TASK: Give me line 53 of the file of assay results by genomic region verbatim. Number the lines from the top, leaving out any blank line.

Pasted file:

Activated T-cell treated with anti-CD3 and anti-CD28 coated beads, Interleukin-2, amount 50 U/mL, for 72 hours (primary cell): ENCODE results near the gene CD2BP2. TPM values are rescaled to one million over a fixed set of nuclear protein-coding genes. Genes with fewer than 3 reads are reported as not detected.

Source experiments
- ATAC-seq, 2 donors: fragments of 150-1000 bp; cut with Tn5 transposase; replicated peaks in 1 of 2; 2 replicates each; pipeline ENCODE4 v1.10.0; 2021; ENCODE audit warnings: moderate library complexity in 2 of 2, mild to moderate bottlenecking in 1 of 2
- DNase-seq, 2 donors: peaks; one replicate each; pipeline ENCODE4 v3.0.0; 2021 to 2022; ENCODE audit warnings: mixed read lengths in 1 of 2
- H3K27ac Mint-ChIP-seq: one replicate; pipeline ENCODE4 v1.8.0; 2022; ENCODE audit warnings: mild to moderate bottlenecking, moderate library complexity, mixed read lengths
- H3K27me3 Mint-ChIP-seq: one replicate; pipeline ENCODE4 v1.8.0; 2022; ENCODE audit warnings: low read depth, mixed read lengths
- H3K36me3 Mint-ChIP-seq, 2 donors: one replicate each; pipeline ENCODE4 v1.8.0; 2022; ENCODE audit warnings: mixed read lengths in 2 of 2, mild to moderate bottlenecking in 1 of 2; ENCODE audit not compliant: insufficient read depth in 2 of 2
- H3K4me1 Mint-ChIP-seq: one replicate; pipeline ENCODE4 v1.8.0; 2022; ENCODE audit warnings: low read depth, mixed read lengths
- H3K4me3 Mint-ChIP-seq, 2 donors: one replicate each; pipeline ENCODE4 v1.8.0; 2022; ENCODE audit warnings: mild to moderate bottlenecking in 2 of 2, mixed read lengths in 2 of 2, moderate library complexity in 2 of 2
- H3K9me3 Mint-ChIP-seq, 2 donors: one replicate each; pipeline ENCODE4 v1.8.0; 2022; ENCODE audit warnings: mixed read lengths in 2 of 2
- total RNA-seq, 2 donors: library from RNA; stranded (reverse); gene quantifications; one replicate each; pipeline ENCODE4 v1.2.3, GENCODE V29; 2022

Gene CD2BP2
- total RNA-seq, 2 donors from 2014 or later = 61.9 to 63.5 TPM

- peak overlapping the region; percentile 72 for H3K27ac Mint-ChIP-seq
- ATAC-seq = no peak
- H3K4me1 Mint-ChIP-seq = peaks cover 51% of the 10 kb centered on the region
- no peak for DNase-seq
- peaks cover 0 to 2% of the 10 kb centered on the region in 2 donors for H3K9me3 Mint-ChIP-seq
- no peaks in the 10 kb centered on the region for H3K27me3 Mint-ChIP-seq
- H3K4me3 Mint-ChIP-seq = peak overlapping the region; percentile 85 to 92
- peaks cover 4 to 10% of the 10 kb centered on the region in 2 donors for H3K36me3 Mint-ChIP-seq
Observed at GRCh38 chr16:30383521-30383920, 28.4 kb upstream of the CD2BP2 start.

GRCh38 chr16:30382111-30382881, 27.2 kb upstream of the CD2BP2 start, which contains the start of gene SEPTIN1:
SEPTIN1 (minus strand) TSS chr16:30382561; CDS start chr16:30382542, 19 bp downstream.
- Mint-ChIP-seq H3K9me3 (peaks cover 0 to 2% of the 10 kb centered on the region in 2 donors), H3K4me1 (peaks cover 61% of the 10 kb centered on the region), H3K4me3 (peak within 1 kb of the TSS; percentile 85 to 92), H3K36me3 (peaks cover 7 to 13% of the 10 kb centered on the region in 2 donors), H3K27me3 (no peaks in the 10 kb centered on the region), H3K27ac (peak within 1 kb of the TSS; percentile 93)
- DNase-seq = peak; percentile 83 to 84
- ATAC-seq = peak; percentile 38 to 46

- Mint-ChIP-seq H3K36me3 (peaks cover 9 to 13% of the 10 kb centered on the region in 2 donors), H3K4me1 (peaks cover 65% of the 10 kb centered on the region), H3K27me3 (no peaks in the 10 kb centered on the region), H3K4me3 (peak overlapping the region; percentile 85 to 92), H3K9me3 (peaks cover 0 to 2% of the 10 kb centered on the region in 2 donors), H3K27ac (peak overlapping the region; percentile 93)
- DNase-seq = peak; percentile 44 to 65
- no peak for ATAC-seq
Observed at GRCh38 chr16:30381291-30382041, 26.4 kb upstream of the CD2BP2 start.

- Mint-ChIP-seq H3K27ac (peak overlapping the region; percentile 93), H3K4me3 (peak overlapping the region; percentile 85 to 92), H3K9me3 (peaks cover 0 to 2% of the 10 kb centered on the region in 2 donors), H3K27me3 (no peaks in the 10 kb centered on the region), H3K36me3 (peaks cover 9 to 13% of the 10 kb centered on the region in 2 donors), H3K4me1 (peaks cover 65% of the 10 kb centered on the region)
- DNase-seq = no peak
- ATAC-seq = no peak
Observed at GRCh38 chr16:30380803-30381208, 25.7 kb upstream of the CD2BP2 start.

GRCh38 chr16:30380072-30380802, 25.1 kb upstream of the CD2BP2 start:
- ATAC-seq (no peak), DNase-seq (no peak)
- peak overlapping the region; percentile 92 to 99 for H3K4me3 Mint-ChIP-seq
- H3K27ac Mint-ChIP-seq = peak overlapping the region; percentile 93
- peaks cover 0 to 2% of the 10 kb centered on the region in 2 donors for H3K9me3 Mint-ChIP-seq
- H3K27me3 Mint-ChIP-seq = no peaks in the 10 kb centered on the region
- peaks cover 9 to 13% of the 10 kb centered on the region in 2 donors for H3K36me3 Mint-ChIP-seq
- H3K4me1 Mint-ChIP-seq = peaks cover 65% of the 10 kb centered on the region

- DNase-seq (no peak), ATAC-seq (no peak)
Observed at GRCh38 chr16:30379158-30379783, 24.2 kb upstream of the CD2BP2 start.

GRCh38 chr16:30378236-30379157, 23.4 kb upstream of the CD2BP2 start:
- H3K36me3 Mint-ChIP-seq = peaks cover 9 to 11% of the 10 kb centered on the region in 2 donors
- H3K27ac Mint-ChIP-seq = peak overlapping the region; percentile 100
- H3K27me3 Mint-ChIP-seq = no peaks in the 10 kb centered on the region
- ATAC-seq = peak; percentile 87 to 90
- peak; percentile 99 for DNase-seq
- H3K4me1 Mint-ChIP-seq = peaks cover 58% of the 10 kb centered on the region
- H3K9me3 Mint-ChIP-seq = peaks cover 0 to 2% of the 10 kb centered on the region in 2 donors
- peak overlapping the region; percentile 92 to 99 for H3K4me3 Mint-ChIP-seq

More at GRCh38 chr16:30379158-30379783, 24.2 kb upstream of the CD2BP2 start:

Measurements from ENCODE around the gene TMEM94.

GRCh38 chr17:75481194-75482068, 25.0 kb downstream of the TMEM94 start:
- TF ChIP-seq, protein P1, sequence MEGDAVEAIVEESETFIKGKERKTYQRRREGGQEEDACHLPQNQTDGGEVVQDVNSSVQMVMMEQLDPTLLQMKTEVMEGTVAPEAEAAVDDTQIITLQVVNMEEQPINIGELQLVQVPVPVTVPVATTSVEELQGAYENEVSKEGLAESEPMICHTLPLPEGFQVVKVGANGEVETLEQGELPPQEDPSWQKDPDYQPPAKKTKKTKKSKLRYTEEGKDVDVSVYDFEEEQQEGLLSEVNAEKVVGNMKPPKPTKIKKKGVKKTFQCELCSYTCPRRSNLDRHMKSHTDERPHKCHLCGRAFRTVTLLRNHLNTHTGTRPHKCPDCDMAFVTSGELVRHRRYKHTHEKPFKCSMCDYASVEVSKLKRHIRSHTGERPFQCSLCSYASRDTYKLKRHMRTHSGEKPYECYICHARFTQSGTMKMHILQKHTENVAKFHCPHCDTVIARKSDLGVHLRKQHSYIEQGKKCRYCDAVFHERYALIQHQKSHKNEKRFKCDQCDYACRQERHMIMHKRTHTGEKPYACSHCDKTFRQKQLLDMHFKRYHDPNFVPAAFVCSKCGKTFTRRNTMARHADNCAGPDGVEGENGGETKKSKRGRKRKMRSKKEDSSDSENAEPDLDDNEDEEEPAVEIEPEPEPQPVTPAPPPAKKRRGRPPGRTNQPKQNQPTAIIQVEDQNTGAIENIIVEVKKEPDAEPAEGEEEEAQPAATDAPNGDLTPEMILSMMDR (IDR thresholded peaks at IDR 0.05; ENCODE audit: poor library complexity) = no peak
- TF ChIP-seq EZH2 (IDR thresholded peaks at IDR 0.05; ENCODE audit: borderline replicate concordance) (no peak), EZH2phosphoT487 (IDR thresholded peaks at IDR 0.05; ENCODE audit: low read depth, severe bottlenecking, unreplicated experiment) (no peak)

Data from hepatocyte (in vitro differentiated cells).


- H3K9me3 Mint-ChIP-seq = peaks cover 0 to 2% of the 10 kb centered on the region in 2 donors